Wednesday, September 25, 2013

Summerville's Rich Theater History-From Silent Movies To Live Theater

I had curiously wondered about the unimposing James F. Dean Theatre since moving to Summerville eight years ago. Back in Ohio, I had become a theater lover over the years and was a passionate patron of Cleveland's vibrant PlayhouseSquare - the country’s largest performing arts center drawing more than a million people annually to its eight performance venues, topped only by New York City's Lincoln Center.

It was a Third Thursday and my curiosity was about to get the best of me, heightened even more by the fact the opening performance of "Wait Until Dark" was soon to take place. I entered the unpretentious theater door and was more than pleasantly surprised by what I found.

Summerville's theater history dates back to the early 1900's with the beginning of the silent movie era - 1894 to 1929. The silent movie credited with being the first of the narrative films was directed and photographed by Edwin S. Porter, a former Edison Studios cameraman. The Great Train Robbery, a 12-minute-long silent film, was released in 1903. The short movie established the notion that film could be a commercially-viable medium and inspired the need to construct the permanent movie house. Summerville was one of those places.

The Summerville Amusement Company was the town's first motion picture theater. A key organizer of the theater was a Summerville resident by the name of Henry C. F. Peters, owner of the Summerville Tea Pot in 1905 and father of Albert Peters, one of Summerville's early mayors.

A 1920's photo of Town Square corroborates the existence of a ornate, triple-arched facade with the words Arcade Theatre engraved on it. The facade housed a long, arcade walkway that led to a 250-seat capacity building where silent films complete with violin and piano accompaniment were viewed. Under the middle arch, the entrance to the walkway was marked by a ticket booth with shops on each side under the adjacent arches. In 1924, the theater was mentioned in an article from the Summerville Journal. With these dates in mind, it is safe to say a theater was built somewhere between 1903 and 1924, located where Treasure Box Collections, Edible Arrangements, and Karate are today.

Around the early 1930's, Summerville went through a major reconstruction. The facade and many of the buildings in the east block adjacent to the Square were demolished. It is difficult to say whether the large, wooden building that housed the Arcade Theatre was among them. A photograph documenting the demolition doesn't show the area where the building stood, a parking lot today. Nonetheless, the Arcade Theater, in similar fashion as the old train station and the Pine Forest Inn, tacitly faded from the scene.

Between 1930 and 1935 the Legendre's, operators and owners of a string of Southern theaters with headquarters in Summerville, built a theater on the corner of South Main and E. Richardson. Morris Legendre, head of the chain, was partners with his brother Sidney Legendre. Sidney owned a house near Golf Rd on South Main Street.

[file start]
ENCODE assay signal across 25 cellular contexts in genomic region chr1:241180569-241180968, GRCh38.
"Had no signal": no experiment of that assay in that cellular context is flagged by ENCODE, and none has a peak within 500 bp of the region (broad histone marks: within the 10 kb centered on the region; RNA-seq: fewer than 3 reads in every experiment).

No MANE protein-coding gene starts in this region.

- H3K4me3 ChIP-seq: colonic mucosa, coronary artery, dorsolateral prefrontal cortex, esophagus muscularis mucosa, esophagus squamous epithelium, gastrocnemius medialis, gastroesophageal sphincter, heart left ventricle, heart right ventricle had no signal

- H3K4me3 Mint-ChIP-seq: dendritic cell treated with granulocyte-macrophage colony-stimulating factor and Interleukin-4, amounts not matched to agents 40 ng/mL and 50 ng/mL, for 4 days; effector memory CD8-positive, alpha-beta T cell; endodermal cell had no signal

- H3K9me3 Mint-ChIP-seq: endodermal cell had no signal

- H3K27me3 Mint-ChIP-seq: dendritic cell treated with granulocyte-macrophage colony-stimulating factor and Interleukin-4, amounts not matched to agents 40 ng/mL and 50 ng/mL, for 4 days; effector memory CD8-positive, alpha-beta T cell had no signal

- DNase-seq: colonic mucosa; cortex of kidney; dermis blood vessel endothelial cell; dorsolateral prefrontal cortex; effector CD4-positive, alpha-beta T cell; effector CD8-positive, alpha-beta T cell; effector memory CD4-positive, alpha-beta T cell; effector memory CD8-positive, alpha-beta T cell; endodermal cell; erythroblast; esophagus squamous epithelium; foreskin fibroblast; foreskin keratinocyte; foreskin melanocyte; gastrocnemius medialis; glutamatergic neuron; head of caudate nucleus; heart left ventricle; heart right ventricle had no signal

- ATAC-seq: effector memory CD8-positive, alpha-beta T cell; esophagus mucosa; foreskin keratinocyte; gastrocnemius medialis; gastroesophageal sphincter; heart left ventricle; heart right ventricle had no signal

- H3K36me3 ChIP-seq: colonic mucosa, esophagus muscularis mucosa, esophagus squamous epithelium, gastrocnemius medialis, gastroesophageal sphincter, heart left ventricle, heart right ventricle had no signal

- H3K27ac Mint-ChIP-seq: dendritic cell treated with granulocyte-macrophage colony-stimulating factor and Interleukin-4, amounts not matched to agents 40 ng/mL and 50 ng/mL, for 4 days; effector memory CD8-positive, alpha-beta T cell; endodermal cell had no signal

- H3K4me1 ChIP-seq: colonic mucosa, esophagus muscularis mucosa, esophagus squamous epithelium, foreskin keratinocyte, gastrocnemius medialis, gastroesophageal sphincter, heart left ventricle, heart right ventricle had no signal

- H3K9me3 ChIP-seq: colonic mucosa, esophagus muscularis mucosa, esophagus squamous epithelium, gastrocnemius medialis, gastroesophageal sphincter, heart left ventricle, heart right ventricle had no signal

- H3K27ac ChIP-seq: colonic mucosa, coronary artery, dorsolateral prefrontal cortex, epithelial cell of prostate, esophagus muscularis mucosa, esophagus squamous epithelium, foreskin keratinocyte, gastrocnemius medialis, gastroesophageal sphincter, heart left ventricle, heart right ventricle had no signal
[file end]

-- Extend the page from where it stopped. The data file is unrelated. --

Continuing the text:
Shortly after exploring Abyssinia for the American Museum of Natural History as part of the Sanford-Legendre Abyssinia Expedition in 1929, Sidney married the expedition's co-leader Gertrude Sanford. Gertrude once said, "I don't contemplate life. I live it," and she did, but that is another story. Many of the big-game heads she collected from 1923 to 1929 travelling the world as a big-game hunter in South Africa, Canada, and Alaska lined the auditorium walls of the new theater. The Legendre's amassed a 6,695 acre estate called Medway Plantation located in Mount Holly within Berkeley County. It is listed on the National Register of Historic Places.

The brick theater prospered into the late fifties until the winds of change blew in the form of wide-screens and the advent of television stealing away patronage and necessary revenue to maintain a vibrant theater. By the early sixties, "The Show" was gone with the wind. The doors were closed and cobwebs filled the seats.

In 1976, a group of theater enthusiasts formed the Flowertown Players and rescued the theater with a new vision. The projector and spinning movie reels were replaced with colorful sets and live actors. For the next seven years, the group produced four to five shows a year with all the proceeds used to nurture the ailing building. Their valiant efforts could not stave off the unrelenting deterioration of the aging structure. It eventually was considered unsafe for public assembly and the Flowertown players were forced to leave the building, but it was not abandoned.

In due course, by way of a public referendum, the town of Summerville sold the old building to the Flowertown Players and new life was infused into its walls by way of private capital. Laughter and applause have since filled the James F. Dean Theatre. Its hard working staff and local group of actors are dedicated to presenting their best in the way of live theater.


Efforts are presently underway to replace the theater's marquee and return it to the original design. So, whether you are a resident or a visitor, take the time to check out your hometown theater on the Square and schedule a night out.

1 comment:

Laurie said...

I was one of the group who "broke" into the theater and started cleaning it to become a little theater in the 1970s. It was owned by a man who allowed us to use it - not the city at that time. I believe he was a doctor in Charleston and may have charged us $50/month rent. He did not have a key - it was padlocked shut - and we had to cut the padlock to get in! I kept a scrapbook of the first three years with lots of pictures.